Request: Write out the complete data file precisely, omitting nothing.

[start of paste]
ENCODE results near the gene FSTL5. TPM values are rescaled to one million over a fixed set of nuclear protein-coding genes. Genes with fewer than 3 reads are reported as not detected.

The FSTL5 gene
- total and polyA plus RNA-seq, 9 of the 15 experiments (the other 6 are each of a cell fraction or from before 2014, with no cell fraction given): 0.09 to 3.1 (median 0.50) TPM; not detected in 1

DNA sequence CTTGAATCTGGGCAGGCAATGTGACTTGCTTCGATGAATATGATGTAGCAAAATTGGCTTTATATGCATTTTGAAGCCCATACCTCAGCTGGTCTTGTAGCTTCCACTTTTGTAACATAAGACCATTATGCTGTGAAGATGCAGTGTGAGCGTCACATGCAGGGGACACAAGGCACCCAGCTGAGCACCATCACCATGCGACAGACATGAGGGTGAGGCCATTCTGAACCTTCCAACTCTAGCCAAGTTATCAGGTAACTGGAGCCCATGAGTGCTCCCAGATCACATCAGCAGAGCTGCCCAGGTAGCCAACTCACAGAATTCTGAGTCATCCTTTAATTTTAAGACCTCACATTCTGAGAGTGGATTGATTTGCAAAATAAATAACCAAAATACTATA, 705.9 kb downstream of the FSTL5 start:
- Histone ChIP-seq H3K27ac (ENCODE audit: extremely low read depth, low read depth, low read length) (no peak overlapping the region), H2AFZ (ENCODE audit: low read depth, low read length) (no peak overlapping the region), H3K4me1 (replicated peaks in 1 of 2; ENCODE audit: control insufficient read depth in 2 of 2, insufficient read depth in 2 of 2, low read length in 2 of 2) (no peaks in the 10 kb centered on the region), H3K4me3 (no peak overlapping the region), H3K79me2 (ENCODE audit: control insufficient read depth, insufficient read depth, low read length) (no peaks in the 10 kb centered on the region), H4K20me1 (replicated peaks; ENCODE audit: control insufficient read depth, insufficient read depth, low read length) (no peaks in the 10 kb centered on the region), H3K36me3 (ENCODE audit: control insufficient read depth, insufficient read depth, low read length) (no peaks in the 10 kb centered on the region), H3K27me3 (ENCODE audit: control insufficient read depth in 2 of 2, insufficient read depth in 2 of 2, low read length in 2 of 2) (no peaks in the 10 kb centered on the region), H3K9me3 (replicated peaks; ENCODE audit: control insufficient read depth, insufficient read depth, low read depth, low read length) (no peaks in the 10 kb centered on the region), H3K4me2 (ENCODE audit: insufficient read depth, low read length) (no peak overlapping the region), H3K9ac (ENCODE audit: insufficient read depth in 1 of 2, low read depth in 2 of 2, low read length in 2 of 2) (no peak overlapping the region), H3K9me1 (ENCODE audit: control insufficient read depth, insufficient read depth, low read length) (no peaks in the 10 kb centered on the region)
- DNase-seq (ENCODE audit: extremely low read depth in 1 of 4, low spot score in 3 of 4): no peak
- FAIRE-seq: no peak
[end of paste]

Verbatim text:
ENCODE results near the gene FSTL5. TPM values are rescaled to one million over a fixed set of nuclear protein-coding genes. Genes with fewer than 3 reads are reported as not detected.

The FSTL5 gene
- total and polyA plus RNA-seq, 9 of the 15 experiments (the other 6 are each of a cell fraction or from before 2014, with no cell fraction given): 0.09 to 3.1 (median 0.50) TPM; not detected in 1

DNA sequence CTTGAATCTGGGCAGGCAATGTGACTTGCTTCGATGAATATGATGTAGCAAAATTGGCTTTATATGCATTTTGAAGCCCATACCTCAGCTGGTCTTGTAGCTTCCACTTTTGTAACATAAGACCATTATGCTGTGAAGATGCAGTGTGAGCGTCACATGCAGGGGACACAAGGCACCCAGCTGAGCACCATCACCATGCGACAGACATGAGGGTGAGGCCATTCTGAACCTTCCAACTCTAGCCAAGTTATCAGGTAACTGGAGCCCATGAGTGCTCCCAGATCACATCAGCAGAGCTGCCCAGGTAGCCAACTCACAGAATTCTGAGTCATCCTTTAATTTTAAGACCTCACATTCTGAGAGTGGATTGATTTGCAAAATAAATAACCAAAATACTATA, 705.9 kb downstream of the FSTL5 start:
- Histone ChIP-seq H3K27ac (ENCODE audit: extremely low read depth, low read depth, low read length) (no peak overlapping the region), H2AFZ (ENCODE audit: low read depth, low read length) (no peak overlapping the region), H3K4me1 (replicated peaks in 1 of 2; ENCODE audit: control insufficient read depth in 2 of 2, insufficient read depth in 2 of 2, low read length in 2 of 2) (no peaks in the 10 kb centered on the region), H3K4me3 (no peak overlapping the region), H3K79me2 (ENCODE audit: control insufficient read depth, insufficient read depth, low read length) (no peaks in the 10 kb centered on the region), H4K20me1 (replicated peaks; ENCODE audit: control insufficient read depth, insufficient read depth, low read length) (no peaks in the 10 kb centered on the region), H3K36me3 (ENCODE audit: control insufficient read depth, insufficient read depth, low read length) (no peaks in the 10 kb centered on the region), H3K27me3 (ENCODE audit: control insufficient read depth in 2 of 2, insufficient read depth in 2 of 2, low read length in 2 of 2) (no peaks in the 10 kb centered on the region), H3K9me3 (replicated peaks; ENCODE audit: control insufficient read depth, insufficient read depth, low read depth, low read length) (no peaks in the 10 kb centered on the region), H3K4me2 (ENCODE audit: insufficient read depth, low read length) (no peak overlapping the region), H3K9ac (ENCODE audit: insufficient read depth in 1 of 2, low read depth in 2 of 2, low read length in 2 of 2) (no peak overlapping the region), H3K9me1 (ENCODE audit: control insufficient read depth, insufficient read depth, low read length) (no peaks in the 10 kb centered on the region)
- DNase-seq (ENCODE audit: extremely low read depth in 1 of 4, low spot score in 3 of 4): no peak
- FAIRE-seq: no peak